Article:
Internet-enabled robotic devices intrigued many of the people who learned about new applications for the first time at CES 2016, others may have already known the numerous commercial use-cases for what's commonly referred to as the Internet of Things (IoT).
A variety of advances in batteries, power electronics, motors, sensors, processors, artificial intelligence and other technology fields are now creating an environment where robotics can finally surge ahead in many different ways.
According to the latest worldwide market study by IDTechEx Research, the greatest trend will be the growing adoption of mobile robotics. Over the next decade the statically-mounted robots of today will become a minority as next generation robots travel across the ground, in the air and even across oceans and in space.
Advancing the Applications for Robotic Devices
Autonomous unmanned ground vehicles (UGVs) will transfer goods within warehouses, down highways alongside conventional passenger vehicles and around mines and quarries with minimal human intervention -- as well as harvesting crops and other practical applications.
Unmanned aerial vehicles (UAVs) will introduce internet access to millions of people in remote locations, bring emergency medical attention to those in need and monitor and dust our crops.
Autonomous underwater vehicles (AUVs) will be used to mine the ocean floors for precious minerals and coast guards around the world will employ autonomous robotic lifeboats for search and rescue.
Although advances in mobile robots will be a big trend, static robots will also continue to evolve. Surgical robots have already made inroads for specific laparoscopic procedures, and medical device companies will be creating more surgical robots for various other kinds of operations.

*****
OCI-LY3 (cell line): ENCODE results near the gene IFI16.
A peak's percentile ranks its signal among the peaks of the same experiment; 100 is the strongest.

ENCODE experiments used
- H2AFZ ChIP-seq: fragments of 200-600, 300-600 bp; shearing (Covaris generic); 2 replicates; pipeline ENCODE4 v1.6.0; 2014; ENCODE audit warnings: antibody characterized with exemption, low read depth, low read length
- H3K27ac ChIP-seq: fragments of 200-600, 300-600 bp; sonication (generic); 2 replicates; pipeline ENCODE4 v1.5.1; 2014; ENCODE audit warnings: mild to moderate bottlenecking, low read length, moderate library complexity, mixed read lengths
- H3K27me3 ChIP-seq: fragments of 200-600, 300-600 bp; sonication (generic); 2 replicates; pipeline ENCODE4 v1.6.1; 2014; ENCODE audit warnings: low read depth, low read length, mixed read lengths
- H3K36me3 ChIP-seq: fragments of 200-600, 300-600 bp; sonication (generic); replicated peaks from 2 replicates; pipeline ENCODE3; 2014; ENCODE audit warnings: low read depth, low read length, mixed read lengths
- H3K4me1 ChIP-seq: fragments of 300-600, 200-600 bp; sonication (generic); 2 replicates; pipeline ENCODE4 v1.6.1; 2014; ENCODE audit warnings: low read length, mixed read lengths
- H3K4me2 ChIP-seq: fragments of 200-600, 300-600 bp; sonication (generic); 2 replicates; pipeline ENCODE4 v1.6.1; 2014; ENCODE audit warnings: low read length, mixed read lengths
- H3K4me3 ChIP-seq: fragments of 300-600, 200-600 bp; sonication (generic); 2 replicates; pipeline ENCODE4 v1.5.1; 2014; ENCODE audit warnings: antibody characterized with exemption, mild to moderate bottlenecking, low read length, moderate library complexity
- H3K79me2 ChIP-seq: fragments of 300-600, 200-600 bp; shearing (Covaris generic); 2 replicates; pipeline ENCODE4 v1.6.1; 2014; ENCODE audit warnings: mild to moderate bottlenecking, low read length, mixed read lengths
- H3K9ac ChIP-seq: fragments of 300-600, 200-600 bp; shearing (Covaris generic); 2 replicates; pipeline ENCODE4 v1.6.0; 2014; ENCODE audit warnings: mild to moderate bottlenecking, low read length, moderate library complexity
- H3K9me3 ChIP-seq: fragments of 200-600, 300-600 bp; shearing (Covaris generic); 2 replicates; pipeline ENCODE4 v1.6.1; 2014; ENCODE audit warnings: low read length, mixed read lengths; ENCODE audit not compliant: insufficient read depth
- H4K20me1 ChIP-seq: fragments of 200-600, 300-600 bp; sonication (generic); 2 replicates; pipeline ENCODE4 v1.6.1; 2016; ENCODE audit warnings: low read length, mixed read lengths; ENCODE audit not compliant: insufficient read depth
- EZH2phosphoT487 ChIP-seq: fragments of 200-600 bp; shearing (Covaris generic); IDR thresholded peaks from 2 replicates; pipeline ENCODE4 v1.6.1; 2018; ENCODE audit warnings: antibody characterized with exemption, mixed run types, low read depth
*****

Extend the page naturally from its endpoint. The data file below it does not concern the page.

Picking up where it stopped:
Key Robotics Market Development Drivers
What were expensive high-end machines a few decades ago will be modularized into interoperable parts (joints, end effectors and so on) and commoditized as they are mass produced cheaply in East Asia.
This will make robotics affordable for nearly everyone, facilitating the teaching of robotics in technical schools within most emerging markets and the development of next-generation robots by hobbyists.
The ageing population across the globe will benefit from surgical robots, lab robots for medicine and robotically-manufactured replacement bionic parts. Also, service robots will be designed to help the elderly at home.
All of these nascent sectors within the robotics marketplace will eventually grow to overshadow traditional industrial robot arms. According to the IDTechEX assessment, over the next 10 years they forecast that the overall worldwide market for robots to reach over $120 billion in revenue.